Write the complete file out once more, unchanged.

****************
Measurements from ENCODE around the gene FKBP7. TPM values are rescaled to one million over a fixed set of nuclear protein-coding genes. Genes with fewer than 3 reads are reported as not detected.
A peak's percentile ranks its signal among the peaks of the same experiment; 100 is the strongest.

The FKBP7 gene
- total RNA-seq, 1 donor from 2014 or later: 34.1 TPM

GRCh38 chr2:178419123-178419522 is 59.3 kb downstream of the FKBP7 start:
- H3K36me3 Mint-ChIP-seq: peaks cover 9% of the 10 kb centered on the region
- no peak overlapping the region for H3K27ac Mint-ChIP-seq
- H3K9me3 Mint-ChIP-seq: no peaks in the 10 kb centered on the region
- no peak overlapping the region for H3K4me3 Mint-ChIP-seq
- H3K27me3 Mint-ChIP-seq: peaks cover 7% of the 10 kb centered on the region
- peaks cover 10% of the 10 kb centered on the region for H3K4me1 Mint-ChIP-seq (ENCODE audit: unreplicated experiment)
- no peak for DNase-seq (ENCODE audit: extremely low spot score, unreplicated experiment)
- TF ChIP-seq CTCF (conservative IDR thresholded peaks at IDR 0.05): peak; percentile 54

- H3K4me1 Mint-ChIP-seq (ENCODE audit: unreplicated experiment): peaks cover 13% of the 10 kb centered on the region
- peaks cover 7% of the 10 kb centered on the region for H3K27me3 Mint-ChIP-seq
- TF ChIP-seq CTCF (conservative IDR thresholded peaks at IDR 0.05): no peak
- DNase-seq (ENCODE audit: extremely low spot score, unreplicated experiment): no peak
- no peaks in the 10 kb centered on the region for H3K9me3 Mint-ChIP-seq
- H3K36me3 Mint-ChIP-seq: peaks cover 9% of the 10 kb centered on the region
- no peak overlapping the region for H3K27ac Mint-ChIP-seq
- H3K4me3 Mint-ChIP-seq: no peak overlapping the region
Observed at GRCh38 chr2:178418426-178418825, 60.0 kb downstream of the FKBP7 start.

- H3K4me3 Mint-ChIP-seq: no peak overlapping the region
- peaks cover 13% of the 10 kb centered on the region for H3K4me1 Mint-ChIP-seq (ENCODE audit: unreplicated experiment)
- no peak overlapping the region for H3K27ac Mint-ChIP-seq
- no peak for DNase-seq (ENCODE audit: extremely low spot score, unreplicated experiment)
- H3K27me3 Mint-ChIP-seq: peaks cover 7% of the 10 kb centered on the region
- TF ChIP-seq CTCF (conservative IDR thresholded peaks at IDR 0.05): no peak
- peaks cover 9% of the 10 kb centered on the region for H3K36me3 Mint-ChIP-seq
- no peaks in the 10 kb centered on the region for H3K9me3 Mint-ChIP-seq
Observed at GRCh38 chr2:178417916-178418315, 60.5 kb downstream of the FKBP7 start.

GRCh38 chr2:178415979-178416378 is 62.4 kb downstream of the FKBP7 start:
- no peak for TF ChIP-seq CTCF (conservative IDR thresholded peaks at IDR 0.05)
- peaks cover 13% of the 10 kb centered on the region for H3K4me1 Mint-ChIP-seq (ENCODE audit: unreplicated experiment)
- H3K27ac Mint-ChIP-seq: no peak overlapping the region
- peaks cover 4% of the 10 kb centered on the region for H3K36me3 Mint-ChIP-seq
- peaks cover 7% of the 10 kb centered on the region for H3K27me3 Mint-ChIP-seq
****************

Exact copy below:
Measurements from ENCODE around the gene FKBP7. TPM values are rescaled to one million over a fixed set of nuclear protein-coding genes. Genes with fewer than 3 reads are reported as not detected.
A peak's percentile ranks its signal among the peaks of the same experiment; 100 is the strongest.

The FKBP7 gene
- total RNA-seq, 1 donor from 2014 or later: 34.1 TPM

GRCh38 chr2:178419123-178419522 is 59.3 kb downstream of the FKBP7 start:
- H3K36me3 Mint-ChIP-seq: peaks cover 9% of the 10 kb centered on the region
- no peak overlapping the region for H3K27ac Mint-ChIP-seq
- H3K9me3 Mint-ChIP-seq: no peaks in the 10 kb centered on the region
- no peak overlapping the region for H3K4me3 Mint-ChIP-seq
- H3K27me3 Mint-ChIP-seq: peaks cover 7% of the 10 kb centered on the region
- peaks cover 10% of the 10 kb centered on the region for H3K4me1 Mint-ChIP-seq (ENCODE audit: unreplicated experiment)
- no peak for DNase-seq (ENCODE audit: extremely low spot score, unreplicated experiment)
- TF ChIP-seq CTCF (conservative IDR thresholded peaks at IDR 0.05): peak; percentile 54

- H3K4me1 Mint-ChIP-seq (ENCODE audit: unreplicated experiment): peaks cover 13% of the 10 kb centered on the region
- peaks cover 7% of the 10 kb centered on the region for H3K27me3 Mint-ChIP-seq
- TF ChIP-seq CTCF (conservative IDR thresholded peaks at IDR 0.05): no peak
- DNase-seq (ENCODE audit: extremely low spot score, unreplicated experiment): no peak
- no peaks in the 10 kb centered on the region for H3K9me3 Mint-ChIP-seq
- H3K36me3 Mint-ChIP-seq: peaks cover 9% of the 10 kb centered on the region
- no peak overlapping the region for H3K27ac Mint-ChIP-seq
- H3K4me3 Mint-ChIP-seq: no peak overlapping the region
Observed at GRCh38 chr2:178418426-178418825, 60.0 kb downstream of the FKBP7 start.

- H3K4me3 Mint-ChIP-seq: no peak overlapping the region
- peaks cover 13% of the 10 kb centered on the region for H3K4me1 Mint-ChIP-seq (ENCODE audit: unreplicated experiment)
- no peak overlapping the region for H3K27ac Mint-ChIP-seq
- no peak for DNase-seq (ENCODE audit: extremely low spot score, unreplicated experiment)
- H3K27me3 Mint-ChIP-seq: peaks cover 7% of the 10 kb centered on the region
- TF ChIP-seq CTCF (conservative IDR thresholded peaks at IDR 0.05): no peak
- peaks cover 9% of the 10 kb centered on the region for H3K36me3 Mint-ChIP-seq
- no peaks in the 10 kb centered on the region for H3K9me3 Mint-ChIP-seq
Observed at GRCh38 chr2:178417916-178418315, 60.5 kb downstream of the FKBP7 start.

GRCh38 chr2:178415979-178416378 is 62.4 kb downstream of the FKBP7 start:
- no peak for TF ChIP-seq CTCF (conservative IDR thresholded peaks at IDR 0.05)
- peaks cover 13% of the 10 kb centered on the region for H3K4me1 Mint-ChIP-seq (ENCODE audit: unreplicated experiment)
- H3K27ac Mint-ChIP-seq: no peak overlapping the region
- peaks cover 4% of the 10 kb centered on the region for H3K36me3 Mint-ChIP-seq
- peaks cover 7% of the 10 kb centered on the region for H3K27me3 Mint-ChIP-seq